CAN it be that baseball interest has burned hotter in some...


November 16, 1994

CAN it be that baseball interest has burned hotter in some other city than in Baltimore?

The name Allan Roth came up, the other day, at a meeting here of the Bob Davids Chapter of SABR (the Society for American Baseball Research). Roth, who died in 1992, was for many years the Brooklyn-Los Angeles Dodgers' statistician.

And he recorded not just every play but every single pitch. For four years, when his seat was behind home plate, Roth even wrote down what kind of pitch.

No one in the other major league cities seems to have been so diligent.

Play-by-play accounts for the majors (which daily papers no longer print) are now kept by a group called Baseball Workshop; its data base can supply you any or all of the 22,806 games from 1984 forward (roughly, 1.72 million plays).

The problem is, the earlier games. From 1901 through 1983, the majors played 115,717 games. Who's going to hunt down the scoresheets from club archives, Cooperstown, newspapers, etc., to spot the mistakes, reconcile the contradictions and carefully input every name, every number?

The answer is, Retrosheet.

A speaker at the SABR meeting (at the University of Baltimore) was David W. Smith, Retrosheet's founder (in 1989) and leader. Mr. Smith is betimes a University of Delaware professor of microbiology. Retrosheet, Inc. is run entirely by volunteers, and disseminates its data free.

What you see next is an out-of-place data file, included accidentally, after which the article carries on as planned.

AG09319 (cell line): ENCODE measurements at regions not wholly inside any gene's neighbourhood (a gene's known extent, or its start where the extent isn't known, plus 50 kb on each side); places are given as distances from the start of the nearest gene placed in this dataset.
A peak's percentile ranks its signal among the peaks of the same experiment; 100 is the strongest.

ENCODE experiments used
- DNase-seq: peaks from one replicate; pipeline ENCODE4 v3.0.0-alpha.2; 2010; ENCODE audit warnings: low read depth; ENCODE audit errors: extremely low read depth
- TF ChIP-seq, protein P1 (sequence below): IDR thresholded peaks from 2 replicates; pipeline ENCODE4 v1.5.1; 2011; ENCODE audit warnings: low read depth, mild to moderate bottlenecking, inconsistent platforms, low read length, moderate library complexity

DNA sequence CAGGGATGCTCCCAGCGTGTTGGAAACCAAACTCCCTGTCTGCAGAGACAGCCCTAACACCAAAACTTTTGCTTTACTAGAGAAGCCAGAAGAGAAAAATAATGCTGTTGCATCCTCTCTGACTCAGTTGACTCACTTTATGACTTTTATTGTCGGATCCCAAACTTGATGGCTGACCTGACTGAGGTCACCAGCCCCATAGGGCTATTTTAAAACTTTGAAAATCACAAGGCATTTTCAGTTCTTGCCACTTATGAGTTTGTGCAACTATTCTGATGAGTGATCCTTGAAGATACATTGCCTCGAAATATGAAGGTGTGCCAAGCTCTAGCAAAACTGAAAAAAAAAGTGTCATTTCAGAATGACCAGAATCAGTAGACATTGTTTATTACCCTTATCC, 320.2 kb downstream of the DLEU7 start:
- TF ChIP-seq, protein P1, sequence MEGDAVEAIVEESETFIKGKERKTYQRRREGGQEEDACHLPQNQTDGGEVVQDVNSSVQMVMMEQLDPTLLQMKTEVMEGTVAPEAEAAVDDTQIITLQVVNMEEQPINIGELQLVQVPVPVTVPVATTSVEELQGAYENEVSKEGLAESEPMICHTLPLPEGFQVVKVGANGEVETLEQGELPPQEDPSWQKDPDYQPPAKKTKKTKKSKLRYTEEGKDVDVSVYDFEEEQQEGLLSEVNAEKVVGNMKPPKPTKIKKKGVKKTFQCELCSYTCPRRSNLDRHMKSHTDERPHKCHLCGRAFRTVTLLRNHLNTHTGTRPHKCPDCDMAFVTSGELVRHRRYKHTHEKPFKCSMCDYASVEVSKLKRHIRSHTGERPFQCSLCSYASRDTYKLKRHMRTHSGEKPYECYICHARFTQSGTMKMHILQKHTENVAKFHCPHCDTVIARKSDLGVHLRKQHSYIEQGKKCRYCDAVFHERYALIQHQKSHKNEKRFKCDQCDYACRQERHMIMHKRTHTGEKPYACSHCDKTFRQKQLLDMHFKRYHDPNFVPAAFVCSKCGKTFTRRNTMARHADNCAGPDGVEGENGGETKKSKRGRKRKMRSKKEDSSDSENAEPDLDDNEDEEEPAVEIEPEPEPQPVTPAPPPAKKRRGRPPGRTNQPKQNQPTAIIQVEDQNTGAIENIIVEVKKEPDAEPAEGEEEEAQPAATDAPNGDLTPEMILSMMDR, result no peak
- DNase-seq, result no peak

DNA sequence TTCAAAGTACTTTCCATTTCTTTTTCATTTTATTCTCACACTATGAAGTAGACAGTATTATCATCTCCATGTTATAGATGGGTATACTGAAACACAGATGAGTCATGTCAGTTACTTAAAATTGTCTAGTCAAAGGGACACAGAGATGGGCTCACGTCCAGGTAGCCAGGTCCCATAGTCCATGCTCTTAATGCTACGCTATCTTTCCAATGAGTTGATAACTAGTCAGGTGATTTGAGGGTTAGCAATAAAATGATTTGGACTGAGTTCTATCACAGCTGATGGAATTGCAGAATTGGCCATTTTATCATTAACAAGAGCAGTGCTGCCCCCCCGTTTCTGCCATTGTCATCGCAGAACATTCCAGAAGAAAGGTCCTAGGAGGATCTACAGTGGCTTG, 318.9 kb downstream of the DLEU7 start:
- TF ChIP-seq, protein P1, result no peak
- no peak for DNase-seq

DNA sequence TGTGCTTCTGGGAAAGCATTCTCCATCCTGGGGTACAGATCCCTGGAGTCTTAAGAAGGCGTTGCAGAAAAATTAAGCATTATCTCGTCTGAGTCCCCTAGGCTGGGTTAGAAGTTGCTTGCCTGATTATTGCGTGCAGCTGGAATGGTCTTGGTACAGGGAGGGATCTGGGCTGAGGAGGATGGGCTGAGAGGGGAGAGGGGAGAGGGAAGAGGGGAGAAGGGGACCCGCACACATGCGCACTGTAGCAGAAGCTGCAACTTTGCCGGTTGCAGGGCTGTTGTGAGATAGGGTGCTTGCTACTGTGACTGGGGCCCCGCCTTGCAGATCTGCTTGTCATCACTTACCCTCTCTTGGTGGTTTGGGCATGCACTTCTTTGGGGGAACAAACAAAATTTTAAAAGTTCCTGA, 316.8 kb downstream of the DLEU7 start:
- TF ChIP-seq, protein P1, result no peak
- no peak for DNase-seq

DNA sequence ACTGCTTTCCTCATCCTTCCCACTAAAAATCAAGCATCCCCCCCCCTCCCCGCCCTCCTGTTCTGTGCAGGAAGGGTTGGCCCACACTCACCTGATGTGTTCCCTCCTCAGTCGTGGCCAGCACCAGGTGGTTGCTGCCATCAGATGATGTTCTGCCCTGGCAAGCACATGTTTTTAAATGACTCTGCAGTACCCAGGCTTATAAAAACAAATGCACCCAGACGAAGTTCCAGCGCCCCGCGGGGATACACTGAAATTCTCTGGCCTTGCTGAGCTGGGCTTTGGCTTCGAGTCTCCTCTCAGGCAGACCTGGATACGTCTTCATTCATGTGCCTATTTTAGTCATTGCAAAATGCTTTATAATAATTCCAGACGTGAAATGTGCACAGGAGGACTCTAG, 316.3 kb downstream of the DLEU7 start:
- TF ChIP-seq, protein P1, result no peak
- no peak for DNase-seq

Retrosheet has the 1954-onward Orioles complete (among some 60,000 scoresheets so far). The Orioles and 23 other clubs collaborate (whatsa matter with you, Detroit and Toronto?)

Is all this a lot of bother? Old outcomes, viewed by modern eyes, surprise. A big thing nowadays is the pitch count -- pass about 120, and out a pitcher comes, for fear of strain.

In a 14-inning game May 28, 1960, the Retrosheet Newsletter reports, Sandy Koufax threw 210 pitches; nor was that the only time he topped 200.

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